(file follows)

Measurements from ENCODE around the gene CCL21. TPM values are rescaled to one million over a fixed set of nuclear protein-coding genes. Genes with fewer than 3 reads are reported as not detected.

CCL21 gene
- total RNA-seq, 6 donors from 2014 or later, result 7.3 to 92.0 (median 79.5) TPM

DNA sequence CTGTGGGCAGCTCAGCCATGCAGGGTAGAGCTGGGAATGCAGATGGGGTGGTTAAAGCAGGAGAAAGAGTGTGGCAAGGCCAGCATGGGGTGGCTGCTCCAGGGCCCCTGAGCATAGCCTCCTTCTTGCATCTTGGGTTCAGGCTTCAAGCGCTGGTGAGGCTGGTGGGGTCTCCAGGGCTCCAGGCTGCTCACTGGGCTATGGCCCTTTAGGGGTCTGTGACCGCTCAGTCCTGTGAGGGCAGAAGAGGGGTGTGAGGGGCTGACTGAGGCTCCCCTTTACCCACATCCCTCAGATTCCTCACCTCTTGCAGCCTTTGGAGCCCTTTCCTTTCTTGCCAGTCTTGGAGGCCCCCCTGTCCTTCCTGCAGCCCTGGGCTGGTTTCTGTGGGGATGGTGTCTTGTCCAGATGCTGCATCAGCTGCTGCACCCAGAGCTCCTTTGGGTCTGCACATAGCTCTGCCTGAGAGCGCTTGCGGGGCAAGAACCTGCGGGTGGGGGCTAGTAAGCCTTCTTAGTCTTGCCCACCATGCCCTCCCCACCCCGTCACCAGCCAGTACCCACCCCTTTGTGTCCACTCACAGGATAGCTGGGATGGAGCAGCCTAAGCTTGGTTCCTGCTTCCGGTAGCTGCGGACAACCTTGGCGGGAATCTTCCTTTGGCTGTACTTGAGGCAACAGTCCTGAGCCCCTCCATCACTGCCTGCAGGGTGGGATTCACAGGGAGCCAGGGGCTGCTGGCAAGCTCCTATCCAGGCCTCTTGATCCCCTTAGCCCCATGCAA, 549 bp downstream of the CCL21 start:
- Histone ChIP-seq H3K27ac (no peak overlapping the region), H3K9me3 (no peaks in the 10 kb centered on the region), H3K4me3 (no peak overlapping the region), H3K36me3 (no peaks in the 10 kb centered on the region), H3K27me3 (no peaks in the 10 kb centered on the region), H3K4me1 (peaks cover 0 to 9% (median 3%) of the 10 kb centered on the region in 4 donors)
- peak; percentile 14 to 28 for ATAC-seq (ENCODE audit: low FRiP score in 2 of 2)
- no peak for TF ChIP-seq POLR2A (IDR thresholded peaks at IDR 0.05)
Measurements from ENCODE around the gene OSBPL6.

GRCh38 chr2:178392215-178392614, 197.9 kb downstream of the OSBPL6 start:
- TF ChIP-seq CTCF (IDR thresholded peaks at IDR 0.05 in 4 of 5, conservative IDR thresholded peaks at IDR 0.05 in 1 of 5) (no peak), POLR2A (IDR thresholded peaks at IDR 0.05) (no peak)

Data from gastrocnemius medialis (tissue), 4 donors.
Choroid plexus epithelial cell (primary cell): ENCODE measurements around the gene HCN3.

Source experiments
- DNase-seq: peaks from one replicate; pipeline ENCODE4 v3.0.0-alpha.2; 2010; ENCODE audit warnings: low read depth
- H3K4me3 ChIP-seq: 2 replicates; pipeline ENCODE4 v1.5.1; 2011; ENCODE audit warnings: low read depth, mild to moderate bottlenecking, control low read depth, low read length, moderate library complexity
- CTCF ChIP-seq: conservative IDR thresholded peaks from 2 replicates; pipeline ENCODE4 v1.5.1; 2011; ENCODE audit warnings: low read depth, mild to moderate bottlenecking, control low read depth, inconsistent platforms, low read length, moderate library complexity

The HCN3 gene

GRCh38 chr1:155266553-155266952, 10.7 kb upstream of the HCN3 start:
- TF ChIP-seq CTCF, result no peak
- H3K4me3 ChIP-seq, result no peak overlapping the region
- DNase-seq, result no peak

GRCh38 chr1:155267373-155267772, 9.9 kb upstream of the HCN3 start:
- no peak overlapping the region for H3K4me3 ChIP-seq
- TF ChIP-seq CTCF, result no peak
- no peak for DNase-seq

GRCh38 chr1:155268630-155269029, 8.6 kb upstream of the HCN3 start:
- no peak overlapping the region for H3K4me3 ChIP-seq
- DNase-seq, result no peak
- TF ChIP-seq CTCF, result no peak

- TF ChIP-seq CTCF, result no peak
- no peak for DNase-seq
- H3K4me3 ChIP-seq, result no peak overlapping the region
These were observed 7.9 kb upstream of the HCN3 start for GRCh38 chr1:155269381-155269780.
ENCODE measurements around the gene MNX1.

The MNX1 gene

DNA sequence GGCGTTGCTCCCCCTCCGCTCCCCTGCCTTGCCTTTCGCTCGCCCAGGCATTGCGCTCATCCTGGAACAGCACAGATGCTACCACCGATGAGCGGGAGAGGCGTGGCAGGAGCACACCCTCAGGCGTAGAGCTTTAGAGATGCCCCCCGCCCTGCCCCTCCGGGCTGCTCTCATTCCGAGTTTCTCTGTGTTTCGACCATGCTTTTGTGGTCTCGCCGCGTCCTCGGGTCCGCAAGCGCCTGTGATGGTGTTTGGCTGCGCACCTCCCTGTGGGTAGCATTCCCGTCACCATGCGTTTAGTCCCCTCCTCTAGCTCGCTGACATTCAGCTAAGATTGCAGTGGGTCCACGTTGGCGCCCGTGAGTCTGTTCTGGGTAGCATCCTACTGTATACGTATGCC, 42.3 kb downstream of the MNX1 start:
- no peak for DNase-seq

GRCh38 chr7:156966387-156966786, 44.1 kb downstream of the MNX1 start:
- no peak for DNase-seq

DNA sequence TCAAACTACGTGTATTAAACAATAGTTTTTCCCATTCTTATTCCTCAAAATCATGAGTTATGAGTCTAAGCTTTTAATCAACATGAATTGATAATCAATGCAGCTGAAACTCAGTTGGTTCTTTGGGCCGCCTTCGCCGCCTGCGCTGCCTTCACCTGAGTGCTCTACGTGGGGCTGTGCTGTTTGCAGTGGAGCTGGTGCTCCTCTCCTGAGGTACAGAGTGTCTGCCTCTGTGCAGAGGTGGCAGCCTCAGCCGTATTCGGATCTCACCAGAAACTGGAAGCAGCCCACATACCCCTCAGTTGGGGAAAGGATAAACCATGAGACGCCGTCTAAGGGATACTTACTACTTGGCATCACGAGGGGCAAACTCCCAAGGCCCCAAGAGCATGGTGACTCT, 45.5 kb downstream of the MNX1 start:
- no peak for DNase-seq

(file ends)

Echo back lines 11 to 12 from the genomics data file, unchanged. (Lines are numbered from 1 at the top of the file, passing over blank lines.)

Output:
Data from gastrocnemius medialis (tissue), 4 donors.
Choroid plexus epithelial cell (primary cell): ENCODE measurements around the gene HCN3.